Teeth grinding can be caused by a range of factors; often, both emotional and physical factors are involved. Causal factors can include stress, sleep disorders, an abnormal bite, and crooked or missing teeth.
Once the cause or causes of Bruxism are determined, your dentist can develop a course of treatment. Treatment methods may include: ● Relaxation techniques if stress is at the root of the problem ● Physical therapy ● Muscle relaxants ● A plastic tooth guard to wear at night during sleep Bruxism can cause serious pain and headaches, as well as dangerous wear on the teeth. In severe cases, restorative dentistry techniques such as inlays or porcelain crowns are needed to rebuild teeth damaged by Bruxism. Therefore, it is crucial to seek treatment for Bruxism early to avoid waking up with headaches or jaw pain.
Pain from sensitive teeth often comes and goes, but if you experience constant pain, you may have a more serious problem. There are many effective treatments for sensitive teeth, including: ● A soft-bristle toothbrush to prevent gum irritation ● Toothpaste designed to insulate the nerve that registers pain ● A fluoride rinse or gel, available at your dental office
Sensitive teeth can be caused by a range of factors. The porous part of the tooth, called dentin, is the region that registers pain, and dentin can become exposed due to: ● Fractured or chipped teeth ● Teeth injured by clenching or grinding ● Receding gums caused by gum disease or improper brushing
Tooth decay and periodontal disease are the most common causes of tooth loss. Tooth decay takes place when most of the tooth's mineral makeup has been dissolved away and a hole (cavity) has formed. While tooth decay primarily affects children, periodontal disease, or gum disease, affects mostly adults. Periodontal disease is an infection of the gums caused by the buildup of plaque, and its earliest stage is known as gingivitis.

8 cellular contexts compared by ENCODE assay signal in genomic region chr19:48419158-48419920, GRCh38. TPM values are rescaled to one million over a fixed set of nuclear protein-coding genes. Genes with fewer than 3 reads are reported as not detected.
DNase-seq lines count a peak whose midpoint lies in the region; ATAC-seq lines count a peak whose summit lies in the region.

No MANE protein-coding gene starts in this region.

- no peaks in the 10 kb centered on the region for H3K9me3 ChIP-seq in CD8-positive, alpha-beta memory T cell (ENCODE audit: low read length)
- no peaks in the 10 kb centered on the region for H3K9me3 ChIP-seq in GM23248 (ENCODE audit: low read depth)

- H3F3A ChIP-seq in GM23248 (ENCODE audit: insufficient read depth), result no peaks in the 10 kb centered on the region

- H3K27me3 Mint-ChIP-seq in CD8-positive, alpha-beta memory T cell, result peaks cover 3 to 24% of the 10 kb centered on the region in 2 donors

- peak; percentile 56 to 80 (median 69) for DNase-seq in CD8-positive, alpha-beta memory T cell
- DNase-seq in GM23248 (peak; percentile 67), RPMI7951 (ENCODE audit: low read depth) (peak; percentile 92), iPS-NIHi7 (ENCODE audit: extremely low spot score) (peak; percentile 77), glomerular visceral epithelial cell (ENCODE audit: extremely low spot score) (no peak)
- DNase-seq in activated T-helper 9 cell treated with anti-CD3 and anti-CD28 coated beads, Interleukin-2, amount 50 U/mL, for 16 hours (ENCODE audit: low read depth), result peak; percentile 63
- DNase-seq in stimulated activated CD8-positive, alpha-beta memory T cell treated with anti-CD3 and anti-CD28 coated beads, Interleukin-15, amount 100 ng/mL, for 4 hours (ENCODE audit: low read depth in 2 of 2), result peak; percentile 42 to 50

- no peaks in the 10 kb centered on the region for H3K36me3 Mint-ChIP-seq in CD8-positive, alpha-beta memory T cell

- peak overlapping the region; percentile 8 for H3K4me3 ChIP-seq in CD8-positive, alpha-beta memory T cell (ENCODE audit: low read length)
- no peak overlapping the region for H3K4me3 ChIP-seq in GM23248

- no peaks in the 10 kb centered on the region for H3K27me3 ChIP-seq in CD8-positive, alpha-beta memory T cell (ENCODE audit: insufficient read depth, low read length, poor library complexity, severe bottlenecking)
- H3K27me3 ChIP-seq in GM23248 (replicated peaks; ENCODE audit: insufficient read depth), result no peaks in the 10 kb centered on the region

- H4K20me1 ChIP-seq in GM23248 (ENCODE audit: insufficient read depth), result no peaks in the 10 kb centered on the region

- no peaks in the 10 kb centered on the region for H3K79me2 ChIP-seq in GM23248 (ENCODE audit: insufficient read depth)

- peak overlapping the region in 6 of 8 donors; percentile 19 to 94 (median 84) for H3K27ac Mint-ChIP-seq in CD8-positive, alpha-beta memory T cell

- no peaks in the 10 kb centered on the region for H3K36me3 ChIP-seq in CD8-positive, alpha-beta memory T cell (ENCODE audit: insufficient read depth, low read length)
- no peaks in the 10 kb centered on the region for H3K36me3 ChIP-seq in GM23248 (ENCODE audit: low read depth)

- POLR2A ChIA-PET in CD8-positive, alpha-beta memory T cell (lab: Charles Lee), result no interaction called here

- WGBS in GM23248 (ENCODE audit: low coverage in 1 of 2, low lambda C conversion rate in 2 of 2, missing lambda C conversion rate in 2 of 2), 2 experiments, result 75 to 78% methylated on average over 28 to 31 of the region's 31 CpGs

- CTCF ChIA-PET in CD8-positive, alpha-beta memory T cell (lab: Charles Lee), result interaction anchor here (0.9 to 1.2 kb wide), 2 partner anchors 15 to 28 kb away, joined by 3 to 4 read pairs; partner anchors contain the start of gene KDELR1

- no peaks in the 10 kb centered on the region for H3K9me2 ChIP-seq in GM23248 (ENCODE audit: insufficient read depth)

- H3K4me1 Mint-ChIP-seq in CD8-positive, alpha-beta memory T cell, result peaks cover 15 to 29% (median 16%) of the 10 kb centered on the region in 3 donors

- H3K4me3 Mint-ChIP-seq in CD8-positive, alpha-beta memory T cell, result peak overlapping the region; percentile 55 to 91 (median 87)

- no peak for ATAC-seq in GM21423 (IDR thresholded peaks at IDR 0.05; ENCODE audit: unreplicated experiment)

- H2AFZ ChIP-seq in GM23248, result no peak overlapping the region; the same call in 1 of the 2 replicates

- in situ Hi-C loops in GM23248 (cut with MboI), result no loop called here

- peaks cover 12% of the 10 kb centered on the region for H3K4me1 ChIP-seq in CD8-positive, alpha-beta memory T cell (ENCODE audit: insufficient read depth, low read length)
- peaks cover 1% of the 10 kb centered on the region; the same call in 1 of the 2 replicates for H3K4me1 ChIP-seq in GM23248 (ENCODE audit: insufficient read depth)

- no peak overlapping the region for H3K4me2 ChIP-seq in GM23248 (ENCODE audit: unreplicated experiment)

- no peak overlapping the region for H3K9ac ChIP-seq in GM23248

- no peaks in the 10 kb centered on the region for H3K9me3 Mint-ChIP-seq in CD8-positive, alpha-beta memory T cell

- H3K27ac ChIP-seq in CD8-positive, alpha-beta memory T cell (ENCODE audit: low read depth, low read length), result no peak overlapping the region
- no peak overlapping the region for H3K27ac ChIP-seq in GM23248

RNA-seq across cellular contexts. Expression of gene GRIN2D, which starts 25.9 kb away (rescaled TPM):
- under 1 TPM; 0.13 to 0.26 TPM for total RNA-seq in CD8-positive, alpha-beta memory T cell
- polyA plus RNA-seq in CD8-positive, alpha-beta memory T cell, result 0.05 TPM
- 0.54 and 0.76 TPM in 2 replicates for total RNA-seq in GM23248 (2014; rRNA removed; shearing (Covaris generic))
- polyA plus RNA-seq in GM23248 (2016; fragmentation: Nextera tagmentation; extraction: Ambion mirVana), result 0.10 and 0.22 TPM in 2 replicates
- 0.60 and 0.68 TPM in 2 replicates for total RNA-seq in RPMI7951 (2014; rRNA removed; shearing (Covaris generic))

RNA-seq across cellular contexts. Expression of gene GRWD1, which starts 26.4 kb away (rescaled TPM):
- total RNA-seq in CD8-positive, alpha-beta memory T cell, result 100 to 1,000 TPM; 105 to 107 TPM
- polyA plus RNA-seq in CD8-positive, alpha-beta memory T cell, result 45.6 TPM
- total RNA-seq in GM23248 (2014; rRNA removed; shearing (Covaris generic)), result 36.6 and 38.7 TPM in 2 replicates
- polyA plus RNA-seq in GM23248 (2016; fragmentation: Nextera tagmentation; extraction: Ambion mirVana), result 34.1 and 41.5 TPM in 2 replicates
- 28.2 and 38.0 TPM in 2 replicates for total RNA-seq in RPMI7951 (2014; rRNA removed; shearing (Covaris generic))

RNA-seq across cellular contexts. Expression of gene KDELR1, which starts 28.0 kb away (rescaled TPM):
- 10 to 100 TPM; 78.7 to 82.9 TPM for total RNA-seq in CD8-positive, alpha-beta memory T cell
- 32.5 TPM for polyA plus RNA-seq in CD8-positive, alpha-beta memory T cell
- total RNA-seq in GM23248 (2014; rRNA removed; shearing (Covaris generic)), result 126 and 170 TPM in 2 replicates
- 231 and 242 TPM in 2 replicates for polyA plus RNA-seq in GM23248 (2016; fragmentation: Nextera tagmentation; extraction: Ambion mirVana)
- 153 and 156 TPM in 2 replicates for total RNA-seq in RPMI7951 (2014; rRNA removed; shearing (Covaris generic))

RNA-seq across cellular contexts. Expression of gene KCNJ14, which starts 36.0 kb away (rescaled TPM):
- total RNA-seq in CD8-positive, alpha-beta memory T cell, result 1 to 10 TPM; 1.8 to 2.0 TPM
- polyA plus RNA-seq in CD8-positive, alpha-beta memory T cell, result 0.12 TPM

Find the tooth and rinse it gently in cool water. (Do not scrub it or clean it with soap – use just water!). If possible, replace the tooth in the socket and hold it there with clean gauze or a wash cloth. If you can’t put the tooth back into its socket, place the tooth in a clean container with milk or water. Get to your dental office immediately. (Call the emergency number if it’s after hours). The faster you act, the better your chances of saving the tooth.
Contact your dentist as soon a possible for guidance. Baby teeth are not re-implanted like permanent teeth.
A child should have his/her first dental appointment no later than his/her third birthday. Many dentists recommend a child have his/her first appointment when his/her first tooth comes in.
Most dental professionals recommend that you brush your teeth at least twice a day. Brushing after every meal (and flossing at least once a day) is also a good way to maintain dental health.